Oscars: Steve McQueen Compares Diversity Issue to MTV in the 1980s
"I'm hoping in 12 months or so we can look back and say this was a watershed moment," says the British director.
He's already responded to the ongoing Oscars diversity controversy by suggesting last week that studio executives need to give nonwhite actors and storylines "a fair bite," but now Oscar winner Steve McQueen has stepped further into the debate.
"This is exactly like MTV was in the 1980s,” the director — the only black filmmaker to have won a best picture Academy Award — told The Guardian on Sunday. "Could you imagine now if MTV only showed music videos by a majority of white people, then after 11 o’clock it showed a majority of black people? Could you imagine that happening now? It’s the same situation happening in the movies."
McQueen said he hoped that looking back at the current debate in 20 years' time would be like "seeing that David Bowie clip in 1983," referring to an interview in which the late musician questioned the TV network for not playing enough music by black artists.
"I don't even want to wait 20 years," he added. "Forgive me — I'm hoping in 12 months or so we can look back and say this was a watershed moment, and thank God we put that right."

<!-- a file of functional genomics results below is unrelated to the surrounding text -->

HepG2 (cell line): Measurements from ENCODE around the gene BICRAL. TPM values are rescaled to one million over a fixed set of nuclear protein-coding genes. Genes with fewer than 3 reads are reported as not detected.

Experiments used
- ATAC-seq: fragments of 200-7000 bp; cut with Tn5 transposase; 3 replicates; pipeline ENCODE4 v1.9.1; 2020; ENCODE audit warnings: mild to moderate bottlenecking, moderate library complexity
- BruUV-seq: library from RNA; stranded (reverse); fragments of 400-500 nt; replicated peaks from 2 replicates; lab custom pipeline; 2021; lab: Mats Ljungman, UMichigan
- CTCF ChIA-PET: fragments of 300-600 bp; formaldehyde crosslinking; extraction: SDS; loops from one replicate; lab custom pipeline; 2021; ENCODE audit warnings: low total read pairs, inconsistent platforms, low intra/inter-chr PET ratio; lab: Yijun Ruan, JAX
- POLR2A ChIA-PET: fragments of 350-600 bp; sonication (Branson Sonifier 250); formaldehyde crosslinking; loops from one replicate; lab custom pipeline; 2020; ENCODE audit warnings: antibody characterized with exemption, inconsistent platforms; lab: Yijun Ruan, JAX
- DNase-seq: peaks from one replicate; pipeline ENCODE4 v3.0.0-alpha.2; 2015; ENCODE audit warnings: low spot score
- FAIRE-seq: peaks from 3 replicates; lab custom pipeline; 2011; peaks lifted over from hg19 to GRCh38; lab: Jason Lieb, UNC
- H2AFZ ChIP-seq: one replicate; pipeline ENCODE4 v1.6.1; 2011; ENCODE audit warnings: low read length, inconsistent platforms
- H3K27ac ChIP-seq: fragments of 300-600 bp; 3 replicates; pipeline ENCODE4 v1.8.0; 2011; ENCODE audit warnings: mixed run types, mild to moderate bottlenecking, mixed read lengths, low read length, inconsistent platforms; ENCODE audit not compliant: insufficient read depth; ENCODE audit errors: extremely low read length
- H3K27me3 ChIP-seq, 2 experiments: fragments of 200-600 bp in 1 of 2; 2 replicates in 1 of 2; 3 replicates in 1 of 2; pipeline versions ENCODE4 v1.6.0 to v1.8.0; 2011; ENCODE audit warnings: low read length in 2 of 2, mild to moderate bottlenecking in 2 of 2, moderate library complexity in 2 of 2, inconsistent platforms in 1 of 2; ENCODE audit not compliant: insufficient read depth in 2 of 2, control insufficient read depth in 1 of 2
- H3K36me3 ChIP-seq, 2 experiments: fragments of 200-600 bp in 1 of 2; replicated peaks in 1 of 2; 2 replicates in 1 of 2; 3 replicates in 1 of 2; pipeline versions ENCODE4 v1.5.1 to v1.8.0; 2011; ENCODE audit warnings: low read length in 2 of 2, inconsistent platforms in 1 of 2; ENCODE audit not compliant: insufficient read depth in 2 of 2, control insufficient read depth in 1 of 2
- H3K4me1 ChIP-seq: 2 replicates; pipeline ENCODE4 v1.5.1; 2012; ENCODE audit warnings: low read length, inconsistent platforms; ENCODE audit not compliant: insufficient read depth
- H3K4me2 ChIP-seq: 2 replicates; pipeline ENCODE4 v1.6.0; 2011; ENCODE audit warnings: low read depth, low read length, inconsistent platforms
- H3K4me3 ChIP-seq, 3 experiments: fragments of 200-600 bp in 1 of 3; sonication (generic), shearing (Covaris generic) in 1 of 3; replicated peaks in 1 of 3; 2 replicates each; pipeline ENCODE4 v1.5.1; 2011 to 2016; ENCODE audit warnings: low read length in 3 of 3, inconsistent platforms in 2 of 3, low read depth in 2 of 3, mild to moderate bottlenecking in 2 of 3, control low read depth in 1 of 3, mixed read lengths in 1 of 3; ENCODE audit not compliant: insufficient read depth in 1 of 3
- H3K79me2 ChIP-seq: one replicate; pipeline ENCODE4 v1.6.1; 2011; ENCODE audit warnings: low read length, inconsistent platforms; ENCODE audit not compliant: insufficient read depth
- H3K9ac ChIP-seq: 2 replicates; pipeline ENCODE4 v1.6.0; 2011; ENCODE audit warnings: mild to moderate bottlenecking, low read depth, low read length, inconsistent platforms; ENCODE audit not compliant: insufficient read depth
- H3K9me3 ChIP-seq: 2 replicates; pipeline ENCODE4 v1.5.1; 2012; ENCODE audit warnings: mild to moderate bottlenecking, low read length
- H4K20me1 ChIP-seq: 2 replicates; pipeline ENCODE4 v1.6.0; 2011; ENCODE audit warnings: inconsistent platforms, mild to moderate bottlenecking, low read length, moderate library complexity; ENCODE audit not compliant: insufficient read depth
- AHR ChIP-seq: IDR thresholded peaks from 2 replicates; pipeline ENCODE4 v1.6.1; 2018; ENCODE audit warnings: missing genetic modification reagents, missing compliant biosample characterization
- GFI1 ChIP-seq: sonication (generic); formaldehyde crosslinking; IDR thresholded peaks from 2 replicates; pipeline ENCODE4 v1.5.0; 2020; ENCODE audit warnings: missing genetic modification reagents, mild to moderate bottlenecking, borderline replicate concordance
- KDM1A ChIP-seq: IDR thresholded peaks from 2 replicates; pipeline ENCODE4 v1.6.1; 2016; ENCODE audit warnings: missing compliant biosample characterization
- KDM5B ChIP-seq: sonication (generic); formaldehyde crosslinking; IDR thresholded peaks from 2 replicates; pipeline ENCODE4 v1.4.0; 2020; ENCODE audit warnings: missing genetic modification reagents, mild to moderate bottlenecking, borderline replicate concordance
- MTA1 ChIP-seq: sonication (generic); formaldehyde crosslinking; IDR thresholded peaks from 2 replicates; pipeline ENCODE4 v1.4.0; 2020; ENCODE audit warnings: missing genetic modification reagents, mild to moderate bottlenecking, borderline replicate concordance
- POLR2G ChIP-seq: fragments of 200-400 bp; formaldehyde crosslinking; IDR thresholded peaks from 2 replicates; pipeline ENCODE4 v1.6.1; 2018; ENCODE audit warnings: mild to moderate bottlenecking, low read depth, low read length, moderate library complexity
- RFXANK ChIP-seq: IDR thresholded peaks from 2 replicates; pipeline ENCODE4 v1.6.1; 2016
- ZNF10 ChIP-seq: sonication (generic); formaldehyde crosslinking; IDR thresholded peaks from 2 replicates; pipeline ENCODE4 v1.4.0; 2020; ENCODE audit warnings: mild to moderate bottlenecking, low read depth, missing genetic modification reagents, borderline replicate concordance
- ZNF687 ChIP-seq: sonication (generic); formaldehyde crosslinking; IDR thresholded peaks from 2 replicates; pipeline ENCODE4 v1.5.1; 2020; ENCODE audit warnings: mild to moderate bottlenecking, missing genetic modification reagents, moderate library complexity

Echoing a wide number of comments, McQueen argued that the main issue lay not at the door of the Academy itself, but with the movies being made, suggesting that the "root of the problem" was the decisions being made by the heads of the studios and TV companies. And further down the line, away from the main stars and directors, he said there was a severe underrepresentation of minorities behind the camera, especially in the U.K.
"I made two British movies [Hunger and Shame], and I never met one person of color in any below-the-line situations," said McQueen. "Not one. No black, no Asian, no one. Like, hello? What’s going on here? Very odd."